"Consumers told us they are time-constrained and wanted a more convenient way to enjoy America's favorite hot dog," explains Oscar Mayer s.v.p. and g.m. Tim Cofer. "We leveraged proprietary rising-bread technology from our DiGiornio brand, and the result is a hot dog in a bun that stays soft and warm when microwaved."

Since its rollout in summer 2006, "Fast Franks has captured a 1 percent share of the hot dog market, and repeat is ahead of our expectations," notes Cofer. "We'll continue to grow the category, as an industry, by innovating to meet consumer needs."

When it comes to promotions, Oscar Mayer depends on both new and tried-and-true approaches. "Thousands of consumers are participating in our 'Sing the Jingle Be a Star' promotion," says Cofer. "We've partnered with American Idol and developed a contest that features our famous jingles in a new and contemporary way. The promotion has been well received in the marketplace."

On the traditional side, the beloved Oscar Mayer "Wienermobile" is still making the rounds of supermarkets across the country -- not to mention showing up at prestigious events, including the Super Bowl -- accompanied by such activities as free samples, the giving out of prizes, and tours of the unique hot-dog-shaped vehicle.

At Sweetbay, franks continue to hold their own, despite the incursion of growing dinner sausage sales, says Noble. "I believe the reason why the frank category is not being impacted so substantially within the Sweetbay business is...that we have expanded our offering in low-fat frank products, turkey frank items, and convenient frank items. We are seeing our market share outpace the market in the low-fat frank and turkey frank categories. On the other hand, we have also seen some market share increase in the chicken, pork, and beef frank category [which] has great appeal with the value and price-conscious consumers who shop in our stores."

A cooler dog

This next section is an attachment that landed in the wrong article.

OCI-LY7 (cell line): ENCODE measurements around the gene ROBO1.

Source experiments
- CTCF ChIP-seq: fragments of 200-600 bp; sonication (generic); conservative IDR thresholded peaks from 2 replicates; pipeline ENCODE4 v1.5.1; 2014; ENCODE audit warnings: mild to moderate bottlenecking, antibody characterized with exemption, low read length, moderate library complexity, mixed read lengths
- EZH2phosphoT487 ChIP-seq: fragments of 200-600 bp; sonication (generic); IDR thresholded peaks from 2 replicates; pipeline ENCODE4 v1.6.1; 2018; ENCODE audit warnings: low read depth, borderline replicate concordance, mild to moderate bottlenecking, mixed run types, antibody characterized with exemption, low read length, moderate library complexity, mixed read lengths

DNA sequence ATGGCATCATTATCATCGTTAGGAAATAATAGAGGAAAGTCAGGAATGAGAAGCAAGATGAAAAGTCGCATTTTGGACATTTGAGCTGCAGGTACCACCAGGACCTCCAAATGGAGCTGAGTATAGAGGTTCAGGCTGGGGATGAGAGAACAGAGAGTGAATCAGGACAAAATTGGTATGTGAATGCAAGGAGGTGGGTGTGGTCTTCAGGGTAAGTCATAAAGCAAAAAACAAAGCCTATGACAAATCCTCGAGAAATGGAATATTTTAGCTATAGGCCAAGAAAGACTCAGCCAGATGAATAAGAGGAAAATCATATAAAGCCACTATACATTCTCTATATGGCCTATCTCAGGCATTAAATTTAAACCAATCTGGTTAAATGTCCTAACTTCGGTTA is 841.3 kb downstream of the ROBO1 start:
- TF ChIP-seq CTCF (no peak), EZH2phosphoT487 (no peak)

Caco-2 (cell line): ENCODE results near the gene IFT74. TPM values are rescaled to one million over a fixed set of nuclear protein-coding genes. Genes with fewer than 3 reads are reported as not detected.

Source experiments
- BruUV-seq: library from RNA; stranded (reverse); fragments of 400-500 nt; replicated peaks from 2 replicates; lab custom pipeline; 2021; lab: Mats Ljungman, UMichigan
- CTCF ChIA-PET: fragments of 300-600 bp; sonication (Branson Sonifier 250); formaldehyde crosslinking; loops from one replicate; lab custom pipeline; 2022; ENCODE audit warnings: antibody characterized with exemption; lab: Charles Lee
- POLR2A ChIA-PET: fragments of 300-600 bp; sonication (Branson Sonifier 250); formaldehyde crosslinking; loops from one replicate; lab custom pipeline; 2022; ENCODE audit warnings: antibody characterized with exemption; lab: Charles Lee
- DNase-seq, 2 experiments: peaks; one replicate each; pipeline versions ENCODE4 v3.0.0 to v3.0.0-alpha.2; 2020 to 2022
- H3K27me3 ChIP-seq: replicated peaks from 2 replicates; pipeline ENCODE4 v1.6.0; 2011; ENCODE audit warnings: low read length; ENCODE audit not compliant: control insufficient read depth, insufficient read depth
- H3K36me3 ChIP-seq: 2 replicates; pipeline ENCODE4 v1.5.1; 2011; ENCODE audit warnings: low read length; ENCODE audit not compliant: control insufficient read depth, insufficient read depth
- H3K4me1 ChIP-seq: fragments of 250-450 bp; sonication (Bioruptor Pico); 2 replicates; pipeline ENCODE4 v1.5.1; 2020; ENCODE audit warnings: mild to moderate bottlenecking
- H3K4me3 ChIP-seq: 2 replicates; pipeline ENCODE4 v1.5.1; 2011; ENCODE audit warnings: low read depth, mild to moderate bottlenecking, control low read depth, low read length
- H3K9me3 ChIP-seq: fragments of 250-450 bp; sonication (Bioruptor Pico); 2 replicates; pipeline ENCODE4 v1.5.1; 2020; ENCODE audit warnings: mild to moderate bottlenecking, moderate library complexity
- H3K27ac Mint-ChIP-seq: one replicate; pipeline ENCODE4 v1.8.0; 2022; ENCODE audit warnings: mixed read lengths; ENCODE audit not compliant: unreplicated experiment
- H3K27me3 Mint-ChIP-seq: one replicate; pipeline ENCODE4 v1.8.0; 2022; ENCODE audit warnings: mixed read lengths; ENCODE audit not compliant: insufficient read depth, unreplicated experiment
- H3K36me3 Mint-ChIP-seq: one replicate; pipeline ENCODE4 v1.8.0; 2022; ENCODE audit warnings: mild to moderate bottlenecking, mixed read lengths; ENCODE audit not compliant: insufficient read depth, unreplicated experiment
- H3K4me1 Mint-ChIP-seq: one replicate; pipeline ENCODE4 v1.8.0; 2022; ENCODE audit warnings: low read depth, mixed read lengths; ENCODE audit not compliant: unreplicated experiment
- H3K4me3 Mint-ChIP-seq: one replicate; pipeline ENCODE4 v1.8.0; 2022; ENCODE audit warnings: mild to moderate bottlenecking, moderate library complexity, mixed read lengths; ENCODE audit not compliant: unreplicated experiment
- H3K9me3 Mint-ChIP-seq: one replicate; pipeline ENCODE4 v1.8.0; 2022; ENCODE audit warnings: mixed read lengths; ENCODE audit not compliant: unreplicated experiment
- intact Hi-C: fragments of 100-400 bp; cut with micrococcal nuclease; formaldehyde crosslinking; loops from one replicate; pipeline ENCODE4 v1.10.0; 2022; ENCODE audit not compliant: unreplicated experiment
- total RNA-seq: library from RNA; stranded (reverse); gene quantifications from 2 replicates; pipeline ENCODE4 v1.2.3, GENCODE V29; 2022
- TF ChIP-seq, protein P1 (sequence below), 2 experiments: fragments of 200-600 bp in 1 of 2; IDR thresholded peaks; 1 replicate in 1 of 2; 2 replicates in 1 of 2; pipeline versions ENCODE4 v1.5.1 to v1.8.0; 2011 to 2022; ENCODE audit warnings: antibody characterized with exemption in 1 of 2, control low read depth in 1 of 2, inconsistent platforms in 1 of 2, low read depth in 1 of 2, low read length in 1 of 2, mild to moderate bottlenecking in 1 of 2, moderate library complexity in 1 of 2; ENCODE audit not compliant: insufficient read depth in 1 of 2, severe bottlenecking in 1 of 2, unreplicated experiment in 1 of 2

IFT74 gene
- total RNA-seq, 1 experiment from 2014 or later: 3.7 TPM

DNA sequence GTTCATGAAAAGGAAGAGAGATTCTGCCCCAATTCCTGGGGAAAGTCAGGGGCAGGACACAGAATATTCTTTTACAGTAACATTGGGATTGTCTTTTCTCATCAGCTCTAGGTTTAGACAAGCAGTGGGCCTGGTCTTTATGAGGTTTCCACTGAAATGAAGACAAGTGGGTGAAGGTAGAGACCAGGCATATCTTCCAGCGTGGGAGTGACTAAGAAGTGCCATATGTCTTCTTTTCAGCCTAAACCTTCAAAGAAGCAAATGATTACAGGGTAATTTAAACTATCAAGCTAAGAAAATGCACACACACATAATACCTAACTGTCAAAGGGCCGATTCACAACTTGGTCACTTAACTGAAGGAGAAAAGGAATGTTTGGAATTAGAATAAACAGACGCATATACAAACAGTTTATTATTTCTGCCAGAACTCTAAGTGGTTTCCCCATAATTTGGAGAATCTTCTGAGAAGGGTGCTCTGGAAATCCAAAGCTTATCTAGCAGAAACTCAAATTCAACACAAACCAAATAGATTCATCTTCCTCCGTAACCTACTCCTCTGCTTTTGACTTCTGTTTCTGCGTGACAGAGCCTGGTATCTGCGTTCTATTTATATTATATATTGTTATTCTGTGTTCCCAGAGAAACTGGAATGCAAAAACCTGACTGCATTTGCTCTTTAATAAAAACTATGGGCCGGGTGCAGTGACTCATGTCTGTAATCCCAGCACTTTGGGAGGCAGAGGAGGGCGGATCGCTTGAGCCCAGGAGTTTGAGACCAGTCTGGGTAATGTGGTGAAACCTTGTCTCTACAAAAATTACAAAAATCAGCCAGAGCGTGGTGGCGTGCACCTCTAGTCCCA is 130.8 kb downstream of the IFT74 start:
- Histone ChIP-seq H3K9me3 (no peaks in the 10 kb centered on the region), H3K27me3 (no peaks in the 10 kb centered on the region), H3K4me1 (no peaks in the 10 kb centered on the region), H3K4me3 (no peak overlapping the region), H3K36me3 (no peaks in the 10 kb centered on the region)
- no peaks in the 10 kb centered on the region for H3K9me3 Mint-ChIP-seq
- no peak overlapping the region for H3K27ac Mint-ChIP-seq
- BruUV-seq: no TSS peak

In the realm of category management, Sara Lee Food & Beverage, which in addition to Kahn's offers hot dogs under the Ball Park and Hillshire Farm brands, among others, has been particularly busy. Introduced in February, the company's "M.E.A.T.S." program -- standing for "Marketing Evaluation and Targeted Strategies" -- was created to help retailers maximize hot dog and smoked sausage sales.

One way of doing that was through Sara Lee's Grilling Center and Corporate Cooler initiatives. The Grilling Center is a portable cooler with attached racks on which Sara Lee bun varieties can be merchandised. In common with the company's Corporate Coolers, the Grilling Centers offer themed POS materials and are designed to be placed in high-traffic areas to encourage cross-category purchases.

According to Sara Lee, retailers that participated in the program saw their share of marketplace category sales jump 1.5 to two points, and based on such results, several retailer partners have elected to keep coolers in place going forward.

Coming hot dog and other sausage products seem fated to expand on current concerns.

"I think future trends will remain closely associated with convenience and health," opines Jennie-O's Eide. "People will be more likely to look for products that meet their time and taste needs, but they will want them delivered with health benefits such as all natural, less fat, or fewer ingredients."

"Looking forward, I believe that we will continue to see the dinner sausage category grow by offering unique flavors that appeal to a broad spectrum of customers," says Noble of Sweetbay. "Although there has been some energy with flavored franks, I believe that the future growth for franks lies in providing the consumer with convenient solutions. One element I believe will be similar to both categories is looking to make the products more healthy, and I believe that offering antibiotic-free solutions will be important to remain relevant with our consumers."